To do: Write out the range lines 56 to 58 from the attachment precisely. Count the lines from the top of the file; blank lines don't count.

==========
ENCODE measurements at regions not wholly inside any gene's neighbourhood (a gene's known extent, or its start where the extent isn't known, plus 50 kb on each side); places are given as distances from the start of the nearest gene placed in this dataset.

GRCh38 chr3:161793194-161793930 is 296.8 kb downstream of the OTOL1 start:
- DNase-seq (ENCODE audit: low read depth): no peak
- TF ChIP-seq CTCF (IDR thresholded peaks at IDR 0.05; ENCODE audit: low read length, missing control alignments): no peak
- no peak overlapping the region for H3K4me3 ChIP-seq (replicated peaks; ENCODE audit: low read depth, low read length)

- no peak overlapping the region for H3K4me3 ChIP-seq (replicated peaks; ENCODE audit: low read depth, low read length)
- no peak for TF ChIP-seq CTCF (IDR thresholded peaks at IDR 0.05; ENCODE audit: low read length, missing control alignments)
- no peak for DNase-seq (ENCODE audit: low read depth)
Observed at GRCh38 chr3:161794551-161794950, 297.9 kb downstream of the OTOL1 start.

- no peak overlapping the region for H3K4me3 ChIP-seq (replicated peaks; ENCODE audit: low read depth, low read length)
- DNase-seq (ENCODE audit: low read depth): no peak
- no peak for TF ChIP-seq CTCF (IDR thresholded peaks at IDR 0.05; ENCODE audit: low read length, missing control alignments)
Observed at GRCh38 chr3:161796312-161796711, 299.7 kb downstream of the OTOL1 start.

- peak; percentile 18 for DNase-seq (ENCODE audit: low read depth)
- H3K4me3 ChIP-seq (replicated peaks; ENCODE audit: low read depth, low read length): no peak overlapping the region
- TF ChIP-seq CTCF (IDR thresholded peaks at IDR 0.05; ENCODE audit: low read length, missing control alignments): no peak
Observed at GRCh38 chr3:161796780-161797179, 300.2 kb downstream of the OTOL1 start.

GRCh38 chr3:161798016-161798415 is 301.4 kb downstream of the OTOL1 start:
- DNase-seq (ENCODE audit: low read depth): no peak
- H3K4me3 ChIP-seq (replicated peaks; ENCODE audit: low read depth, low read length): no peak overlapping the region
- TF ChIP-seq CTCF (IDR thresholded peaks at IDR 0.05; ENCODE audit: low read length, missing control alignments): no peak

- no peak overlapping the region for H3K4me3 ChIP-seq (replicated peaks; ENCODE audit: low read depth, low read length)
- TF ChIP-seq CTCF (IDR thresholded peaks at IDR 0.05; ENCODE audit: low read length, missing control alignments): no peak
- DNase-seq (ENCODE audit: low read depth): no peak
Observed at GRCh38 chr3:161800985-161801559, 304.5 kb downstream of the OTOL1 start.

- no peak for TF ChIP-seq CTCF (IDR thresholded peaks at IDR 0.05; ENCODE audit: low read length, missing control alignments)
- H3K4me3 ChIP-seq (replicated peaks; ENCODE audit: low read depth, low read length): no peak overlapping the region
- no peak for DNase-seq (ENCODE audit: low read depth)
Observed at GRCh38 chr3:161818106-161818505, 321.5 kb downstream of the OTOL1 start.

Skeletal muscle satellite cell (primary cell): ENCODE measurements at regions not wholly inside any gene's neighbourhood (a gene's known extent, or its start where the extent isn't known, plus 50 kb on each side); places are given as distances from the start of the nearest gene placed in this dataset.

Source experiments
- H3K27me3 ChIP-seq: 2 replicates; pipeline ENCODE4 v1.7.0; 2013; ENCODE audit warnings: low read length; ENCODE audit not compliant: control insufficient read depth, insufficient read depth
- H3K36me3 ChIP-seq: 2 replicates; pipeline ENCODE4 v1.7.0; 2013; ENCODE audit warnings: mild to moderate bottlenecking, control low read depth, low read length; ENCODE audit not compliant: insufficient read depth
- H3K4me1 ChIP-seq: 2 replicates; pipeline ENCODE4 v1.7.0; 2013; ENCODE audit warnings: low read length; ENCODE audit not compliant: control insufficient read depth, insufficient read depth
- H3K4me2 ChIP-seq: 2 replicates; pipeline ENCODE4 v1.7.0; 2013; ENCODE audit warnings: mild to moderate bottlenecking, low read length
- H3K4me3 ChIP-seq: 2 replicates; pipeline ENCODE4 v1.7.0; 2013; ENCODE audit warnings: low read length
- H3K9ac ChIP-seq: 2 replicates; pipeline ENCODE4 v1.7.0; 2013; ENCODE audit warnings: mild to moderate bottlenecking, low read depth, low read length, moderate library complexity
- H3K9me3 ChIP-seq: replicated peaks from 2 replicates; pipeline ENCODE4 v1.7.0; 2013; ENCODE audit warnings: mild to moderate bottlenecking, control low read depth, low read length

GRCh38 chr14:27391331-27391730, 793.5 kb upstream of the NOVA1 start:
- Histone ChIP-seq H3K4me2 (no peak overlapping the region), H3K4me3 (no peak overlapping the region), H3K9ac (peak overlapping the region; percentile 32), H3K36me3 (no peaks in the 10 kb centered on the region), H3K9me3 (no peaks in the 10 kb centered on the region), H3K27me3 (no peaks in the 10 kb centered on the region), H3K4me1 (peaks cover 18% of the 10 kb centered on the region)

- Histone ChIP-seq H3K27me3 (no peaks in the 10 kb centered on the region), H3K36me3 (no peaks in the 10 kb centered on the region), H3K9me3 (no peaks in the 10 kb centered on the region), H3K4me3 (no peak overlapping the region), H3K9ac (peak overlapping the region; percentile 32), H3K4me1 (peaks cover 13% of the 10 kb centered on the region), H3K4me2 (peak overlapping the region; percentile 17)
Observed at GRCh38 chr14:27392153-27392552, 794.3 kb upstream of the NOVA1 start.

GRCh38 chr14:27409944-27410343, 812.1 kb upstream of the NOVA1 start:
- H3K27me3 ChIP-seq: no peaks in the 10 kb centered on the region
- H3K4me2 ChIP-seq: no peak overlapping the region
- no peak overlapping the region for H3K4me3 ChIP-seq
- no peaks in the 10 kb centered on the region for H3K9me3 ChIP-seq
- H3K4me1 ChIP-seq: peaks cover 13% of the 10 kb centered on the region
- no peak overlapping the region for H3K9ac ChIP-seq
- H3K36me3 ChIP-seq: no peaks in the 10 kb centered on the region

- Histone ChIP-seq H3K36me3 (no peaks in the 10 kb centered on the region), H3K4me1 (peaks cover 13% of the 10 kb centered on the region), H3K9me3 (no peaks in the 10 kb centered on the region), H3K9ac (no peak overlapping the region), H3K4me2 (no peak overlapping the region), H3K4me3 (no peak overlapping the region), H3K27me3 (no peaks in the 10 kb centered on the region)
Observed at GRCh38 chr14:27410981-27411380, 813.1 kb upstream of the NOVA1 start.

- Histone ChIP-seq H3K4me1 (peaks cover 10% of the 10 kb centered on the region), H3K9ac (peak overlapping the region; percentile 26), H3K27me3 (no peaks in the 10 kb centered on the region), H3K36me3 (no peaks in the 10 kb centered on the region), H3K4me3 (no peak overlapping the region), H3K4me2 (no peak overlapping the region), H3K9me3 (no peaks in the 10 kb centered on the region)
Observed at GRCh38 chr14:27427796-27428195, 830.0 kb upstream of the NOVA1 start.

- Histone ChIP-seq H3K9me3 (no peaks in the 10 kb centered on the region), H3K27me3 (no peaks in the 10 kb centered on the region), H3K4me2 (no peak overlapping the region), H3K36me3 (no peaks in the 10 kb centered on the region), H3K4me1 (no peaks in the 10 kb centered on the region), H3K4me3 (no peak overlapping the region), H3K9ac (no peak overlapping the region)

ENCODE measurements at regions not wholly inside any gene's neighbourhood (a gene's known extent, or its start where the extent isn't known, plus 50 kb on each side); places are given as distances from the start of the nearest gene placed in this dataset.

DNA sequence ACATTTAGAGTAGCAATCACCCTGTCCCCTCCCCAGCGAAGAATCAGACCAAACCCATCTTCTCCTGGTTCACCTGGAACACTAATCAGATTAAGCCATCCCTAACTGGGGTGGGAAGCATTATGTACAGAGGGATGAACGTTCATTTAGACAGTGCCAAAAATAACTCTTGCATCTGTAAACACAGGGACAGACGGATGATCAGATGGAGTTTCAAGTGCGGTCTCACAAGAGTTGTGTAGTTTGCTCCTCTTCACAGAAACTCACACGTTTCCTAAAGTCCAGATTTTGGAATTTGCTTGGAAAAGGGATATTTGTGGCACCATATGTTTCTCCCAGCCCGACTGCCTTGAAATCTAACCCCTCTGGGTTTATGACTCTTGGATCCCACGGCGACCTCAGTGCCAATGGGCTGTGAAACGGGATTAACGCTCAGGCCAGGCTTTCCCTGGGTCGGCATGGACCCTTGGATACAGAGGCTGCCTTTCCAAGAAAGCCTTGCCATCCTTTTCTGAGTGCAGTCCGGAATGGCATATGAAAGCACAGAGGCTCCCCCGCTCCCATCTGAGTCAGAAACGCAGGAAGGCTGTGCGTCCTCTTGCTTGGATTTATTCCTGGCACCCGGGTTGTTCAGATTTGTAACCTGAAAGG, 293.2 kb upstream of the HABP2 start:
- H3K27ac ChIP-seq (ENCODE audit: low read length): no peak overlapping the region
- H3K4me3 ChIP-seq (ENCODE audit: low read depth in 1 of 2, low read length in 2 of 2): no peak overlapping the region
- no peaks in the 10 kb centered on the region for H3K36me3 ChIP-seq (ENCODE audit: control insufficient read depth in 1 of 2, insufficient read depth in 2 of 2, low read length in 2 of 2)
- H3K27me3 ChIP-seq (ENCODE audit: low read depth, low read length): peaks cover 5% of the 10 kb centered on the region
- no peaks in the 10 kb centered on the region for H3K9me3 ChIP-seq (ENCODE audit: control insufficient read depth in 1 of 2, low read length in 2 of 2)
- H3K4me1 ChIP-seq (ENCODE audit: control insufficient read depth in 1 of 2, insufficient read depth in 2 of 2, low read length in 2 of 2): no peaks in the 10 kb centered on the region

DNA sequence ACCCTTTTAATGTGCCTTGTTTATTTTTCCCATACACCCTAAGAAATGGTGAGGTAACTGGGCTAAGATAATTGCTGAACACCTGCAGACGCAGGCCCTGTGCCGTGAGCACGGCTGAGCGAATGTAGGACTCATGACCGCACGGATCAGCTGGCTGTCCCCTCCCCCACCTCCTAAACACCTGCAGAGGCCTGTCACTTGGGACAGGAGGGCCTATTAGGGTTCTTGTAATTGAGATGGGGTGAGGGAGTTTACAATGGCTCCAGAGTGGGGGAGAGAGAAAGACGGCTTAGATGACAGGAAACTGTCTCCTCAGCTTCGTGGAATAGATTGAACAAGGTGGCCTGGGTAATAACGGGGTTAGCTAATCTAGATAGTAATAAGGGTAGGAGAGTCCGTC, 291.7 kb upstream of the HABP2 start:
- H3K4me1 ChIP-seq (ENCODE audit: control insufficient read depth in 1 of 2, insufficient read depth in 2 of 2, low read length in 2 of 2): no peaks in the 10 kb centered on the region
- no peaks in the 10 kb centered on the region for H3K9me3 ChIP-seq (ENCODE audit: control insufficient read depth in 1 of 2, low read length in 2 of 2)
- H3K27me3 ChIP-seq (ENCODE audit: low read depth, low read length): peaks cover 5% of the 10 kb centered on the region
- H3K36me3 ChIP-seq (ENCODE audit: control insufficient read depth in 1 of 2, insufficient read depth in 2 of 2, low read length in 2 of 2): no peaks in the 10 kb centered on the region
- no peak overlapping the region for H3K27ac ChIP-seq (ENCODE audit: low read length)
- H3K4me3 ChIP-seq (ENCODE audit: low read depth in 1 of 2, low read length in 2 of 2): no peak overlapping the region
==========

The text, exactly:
ENCODE measurements at regions not wholly inside any gene's neighbourhood (a gene's known extent, or its start where the extent isn't known, plus 50 kb on each side); places are given as distances from the start of the nearest gene placed in this dataset.

DNA sequence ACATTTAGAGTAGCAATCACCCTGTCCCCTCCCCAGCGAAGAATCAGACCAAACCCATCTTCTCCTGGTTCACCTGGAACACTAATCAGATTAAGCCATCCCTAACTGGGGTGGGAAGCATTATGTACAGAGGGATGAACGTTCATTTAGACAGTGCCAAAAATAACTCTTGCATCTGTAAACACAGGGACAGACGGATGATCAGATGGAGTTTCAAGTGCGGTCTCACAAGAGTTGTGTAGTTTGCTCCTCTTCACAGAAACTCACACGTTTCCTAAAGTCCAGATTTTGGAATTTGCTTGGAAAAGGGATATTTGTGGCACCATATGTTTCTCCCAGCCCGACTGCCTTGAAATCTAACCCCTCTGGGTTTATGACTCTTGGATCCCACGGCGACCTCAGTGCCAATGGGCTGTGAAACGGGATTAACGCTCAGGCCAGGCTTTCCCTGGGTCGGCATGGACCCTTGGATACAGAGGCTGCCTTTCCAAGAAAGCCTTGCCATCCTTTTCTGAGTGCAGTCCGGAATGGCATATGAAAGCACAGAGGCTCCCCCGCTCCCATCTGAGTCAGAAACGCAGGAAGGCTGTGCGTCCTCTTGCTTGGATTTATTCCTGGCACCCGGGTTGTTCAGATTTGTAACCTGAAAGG, 293.2 kb upstream of the HABP2 start:
- H3K27ac ChIP-seq (ENCODE audit: low read length): no peak overlapping the region